While Rah-e-Niswan aims to inculcate entrepreneurship skills and financial management to help in the effective development of the orphan girls, the reason behind opening ladies-only place was to provide womenfolk a safe and hesitation-free environment to shop for their requirements.
Mir Musharaf was 11-year-old and studying in 5th standard when she lost her father to blood cancer. From farthest northern corner of Kashmir, just next to Line of Control (LoC), in Keran Tehsil, Musharaf’s widowed mother found no other option but to admit her daughter to Baseera-a-Tabasum, an orphanage run by Borderless World Foundation in Kupwara town. As there was almost no income in home to provide for food and education of her four children for this single mother.
“For me Baseera-a-Tabasum became not only my home but it provided me an opportunity to study and live my dreams,” says Musharaf, who passed her Class 10th in 2014 with more than 60 percent marks.
And for Musharaf the dream was to become a businesswoman. “Alhamdulillah, we have embarked on that journey successfully,” she says, sitting next to her orphanage mate and now business partner, Mubeena Khan.
Musharaf and Mubeena are part of a team running a women social entrepreneurship centre in the outskirts of Kupwara town, which they call ‘Rah-e-Niswan’ – women’s way.
With the mission women for women, Rah-e-Niswan is a concept of female-only business centre.
Though the centre right now runs the computer aided embroidery design, tailoring, fabric paint manufacturing and training units but it is the dream project of Musharaf and Mubeena, the sanitary napkin manufacturing that is the main focus and attraction for the women of the area.
While the centre aims to inculcate entrepreneurship skills and financial management to help in the effective development of the orphan girls like Musharaf and Mubeena, the reason behind opening ladies-only place mainly was to provide womenfolk a safe and hesitation-free environment to shop for their requirements.
“In the far-flung places like ours it is not easy for women to shop in regular market, where they have to deal with men.Gender sensitivity plays important role that is why our team decided to go for women-only centers,” says Mubeena.
Manufacture and business of sanitary napkins was Mubeena’s idea and when she shared it with her other mates at Baseera-a-Tabasum, Musharaf not only liked the idea but dropped her own business plan to join hands with Mubeena.
“Since my childhood I was interested in paintings and had planned to do some business related to computer aided designing. In fact, I had already done a short course in CorelDRAW but when Mubeena shared her idea with me, I thought this is the best opportunity that I can contribute to my society in a much needed way,” says Musharaf.
It is the upbringing in an orphanage that taught these young women hard way about the realities and needs of life, which they have to handle themselves without the support of their families.
“When you are brought up in an orphanage as a girl without your mother being around to take care of your adolescent issues, you learn to deal with the things on your own. That is how the idea came to my mind,” says a confident Mubeena, who is quite aware of what she is doing and why is it necessary for the women in this border district, where huge population of economically backward and educationally unaware people reside.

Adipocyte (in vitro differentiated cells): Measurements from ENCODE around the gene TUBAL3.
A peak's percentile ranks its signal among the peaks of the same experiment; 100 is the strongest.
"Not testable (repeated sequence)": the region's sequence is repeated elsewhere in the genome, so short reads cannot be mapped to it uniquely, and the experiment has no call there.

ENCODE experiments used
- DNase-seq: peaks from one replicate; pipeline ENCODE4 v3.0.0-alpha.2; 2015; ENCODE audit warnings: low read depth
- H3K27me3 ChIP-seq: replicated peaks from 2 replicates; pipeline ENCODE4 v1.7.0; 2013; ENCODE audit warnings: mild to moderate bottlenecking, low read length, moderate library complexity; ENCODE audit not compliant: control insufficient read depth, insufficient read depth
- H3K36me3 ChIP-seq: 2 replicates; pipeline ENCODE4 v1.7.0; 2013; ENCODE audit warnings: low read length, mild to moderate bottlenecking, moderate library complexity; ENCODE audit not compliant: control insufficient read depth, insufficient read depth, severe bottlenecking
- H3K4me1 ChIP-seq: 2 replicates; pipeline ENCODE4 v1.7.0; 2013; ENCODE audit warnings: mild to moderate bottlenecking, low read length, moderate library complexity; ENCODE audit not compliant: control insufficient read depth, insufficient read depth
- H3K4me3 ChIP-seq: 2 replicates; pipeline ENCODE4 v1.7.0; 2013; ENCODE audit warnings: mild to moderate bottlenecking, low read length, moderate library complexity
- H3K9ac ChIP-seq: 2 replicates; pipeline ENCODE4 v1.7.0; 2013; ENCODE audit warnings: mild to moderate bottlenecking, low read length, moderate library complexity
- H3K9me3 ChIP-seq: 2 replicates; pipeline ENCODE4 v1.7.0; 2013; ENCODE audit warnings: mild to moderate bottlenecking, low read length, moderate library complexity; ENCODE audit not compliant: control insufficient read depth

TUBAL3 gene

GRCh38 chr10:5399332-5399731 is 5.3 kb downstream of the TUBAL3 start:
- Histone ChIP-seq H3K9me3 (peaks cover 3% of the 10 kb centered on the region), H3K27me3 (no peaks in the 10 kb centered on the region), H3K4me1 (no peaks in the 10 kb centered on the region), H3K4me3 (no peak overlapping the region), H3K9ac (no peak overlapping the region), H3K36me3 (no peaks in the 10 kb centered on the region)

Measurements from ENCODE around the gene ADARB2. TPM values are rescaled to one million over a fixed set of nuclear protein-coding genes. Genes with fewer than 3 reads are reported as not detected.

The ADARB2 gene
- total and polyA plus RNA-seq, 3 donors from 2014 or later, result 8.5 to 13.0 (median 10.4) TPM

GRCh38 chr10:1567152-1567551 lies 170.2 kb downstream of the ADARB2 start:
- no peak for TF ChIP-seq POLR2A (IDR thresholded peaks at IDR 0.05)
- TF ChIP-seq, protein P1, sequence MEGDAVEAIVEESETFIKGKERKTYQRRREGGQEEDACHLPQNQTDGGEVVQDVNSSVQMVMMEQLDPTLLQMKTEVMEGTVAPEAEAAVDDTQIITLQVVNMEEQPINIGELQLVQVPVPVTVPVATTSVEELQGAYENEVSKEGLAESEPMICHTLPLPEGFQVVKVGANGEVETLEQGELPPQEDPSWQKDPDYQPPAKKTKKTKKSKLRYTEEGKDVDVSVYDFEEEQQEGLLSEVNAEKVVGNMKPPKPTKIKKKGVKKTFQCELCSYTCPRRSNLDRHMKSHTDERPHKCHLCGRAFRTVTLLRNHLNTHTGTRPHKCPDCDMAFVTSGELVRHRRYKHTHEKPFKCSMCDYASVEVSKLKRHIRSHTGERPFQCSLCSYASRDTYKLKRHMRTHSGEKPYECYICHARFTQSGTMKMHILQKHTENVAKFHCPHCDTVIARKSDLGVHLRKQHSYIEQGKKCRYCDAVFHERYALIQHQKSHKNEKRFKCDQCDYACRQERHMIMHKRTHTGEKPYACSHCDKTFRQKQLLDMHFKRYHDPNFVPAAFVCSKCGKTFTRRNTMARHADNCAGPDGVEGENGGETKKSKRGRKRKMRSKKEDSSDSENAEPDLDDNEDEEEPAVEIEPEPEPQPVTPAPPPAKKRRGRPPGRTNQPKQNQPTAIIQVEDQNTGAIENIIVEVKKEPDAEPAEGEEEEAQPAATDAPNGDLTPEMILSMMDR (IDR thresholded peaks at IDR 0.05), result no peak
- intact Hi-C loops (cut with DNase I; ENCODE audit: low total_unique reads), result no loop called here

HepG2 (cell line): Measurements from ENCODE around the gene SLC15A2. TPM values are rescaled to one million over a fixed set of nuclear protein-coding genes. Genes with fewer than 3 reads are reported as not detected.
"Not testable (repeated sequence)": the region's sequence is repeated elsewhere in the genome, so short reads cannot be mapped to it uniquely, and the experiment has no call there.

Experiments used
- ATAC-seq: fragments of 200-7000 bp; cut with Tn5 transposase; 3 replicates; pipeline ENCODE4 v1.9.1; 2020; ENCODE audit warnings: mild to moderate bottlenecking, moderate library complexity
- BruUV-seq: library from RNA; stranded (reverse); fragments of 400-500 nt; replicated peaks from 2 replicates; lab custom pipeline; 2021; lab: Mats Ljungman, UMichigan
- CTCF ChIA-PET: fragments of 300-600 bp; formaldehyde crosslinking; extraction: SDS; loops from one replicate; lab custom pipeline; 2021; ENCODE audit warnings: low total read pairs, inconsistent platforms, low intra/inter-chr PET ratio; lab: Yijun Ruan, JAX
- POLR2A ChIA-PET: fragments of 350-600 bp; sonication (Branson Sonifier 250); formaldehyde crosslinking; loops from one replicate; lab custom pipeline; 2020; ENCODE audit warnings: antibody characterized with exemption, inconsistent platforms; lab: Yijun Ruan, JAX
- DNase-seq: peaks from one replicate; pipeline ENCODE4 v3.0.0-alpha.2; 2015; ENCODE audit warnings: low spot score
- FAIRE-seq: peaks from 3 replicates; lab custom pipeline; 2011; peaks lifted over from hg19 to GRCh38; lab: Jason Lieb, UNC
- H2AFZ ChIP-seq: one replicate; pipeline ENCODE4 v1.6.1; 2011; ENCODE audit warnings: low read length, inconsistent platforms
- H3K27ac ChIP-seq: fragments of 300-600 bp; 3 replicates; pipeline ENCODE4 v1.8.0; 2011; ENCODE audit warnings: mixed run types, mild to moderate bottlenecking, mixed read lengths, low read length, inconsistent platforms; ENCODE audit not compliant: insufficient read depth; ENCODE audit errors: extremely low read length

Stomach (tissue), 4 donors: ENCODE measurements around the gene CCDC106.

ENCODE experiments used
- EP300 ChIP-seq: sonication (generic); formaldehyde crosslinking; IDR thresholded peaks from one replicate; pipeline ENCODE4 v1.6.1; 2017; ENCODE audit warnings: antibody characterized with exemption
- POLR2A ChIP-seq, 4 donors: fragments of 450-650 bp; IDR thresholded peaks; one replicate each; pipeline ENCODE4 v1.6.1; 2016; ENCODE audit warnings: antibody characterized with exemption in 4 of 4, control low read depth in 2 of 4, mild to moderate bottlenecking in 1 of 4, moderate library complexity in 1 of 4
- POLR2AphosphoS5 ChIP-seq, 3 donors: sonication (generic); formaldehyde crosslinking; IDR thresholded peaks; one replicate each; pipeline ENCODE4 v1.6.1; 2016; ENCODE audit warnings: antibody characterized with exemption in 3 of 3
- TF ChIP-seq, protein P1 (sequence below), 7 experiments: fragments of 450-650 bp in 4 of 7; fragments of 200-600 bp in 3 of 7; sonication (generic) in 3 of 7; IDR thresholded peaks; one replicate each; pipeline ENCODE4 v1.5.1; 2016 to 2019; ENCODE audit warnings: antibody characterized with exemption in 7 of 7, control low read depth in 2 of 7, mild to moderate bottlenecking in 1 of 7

“Research tells us there are number of girls and women in developing countries who miss up to 50 days of school or work per year because they do not have access to affordable feminine products, and our part of world is not any different” says Mubeena.
“And resorting to unhygienic practices have dangerous health hazards, like infections and even risk of cancer that is why ours is a step towards awareness and affordability,” Musharaf adds.
However, they hasten to say that if it would have not been for the management of Baseer-a-Tabasum the idea would have never seen the light of day.
The duo was sent for three-months training to NIRMA Industries in Solapur, Maharashtra. “We received training extensively in handling the machines, grinders and manufacturing by the experts running the same unit in Solapur,” says Musharaf.
Soon after training was completed and the machines were installed, the manufacturing was started at Rah-e-Niswan. “We have named our product ‘Happy Choice’ and is the most affordable in the market as we have priced it at lowest possible rate without making any compromise on the quality,” says Musharaf. However, it’s not available for general sale yet, as they are still searching for “environment friendly packaging material”.
The effort of these two girls got initial recognition in December last year when ‘Happy Choice’ won the first prize in a business plan competition organised for the entrepreneurs of the Kashmir valley. Happy Choice and another business plan from Rah-e-Niswan, Computer Embroidery Unit were figured among the top 10 plans in the competition organised by CHINAR International, a Non Governmental Organization working on educational and socio-economic initiatives for children and youth in Kashmir, and Tata Institute of Social Sciences (TISS), Mumbai.
The award entitled them to Rs 3 lakh cash prize, and mentoring, training, marketing and R&D support.
Though happy for the initial success, the duo says that they have a long way to go to reach a stage when there are many Rah-e-Niswans across the valley and they reach out to as many women as possible with their product in safe and uninhibited spaces.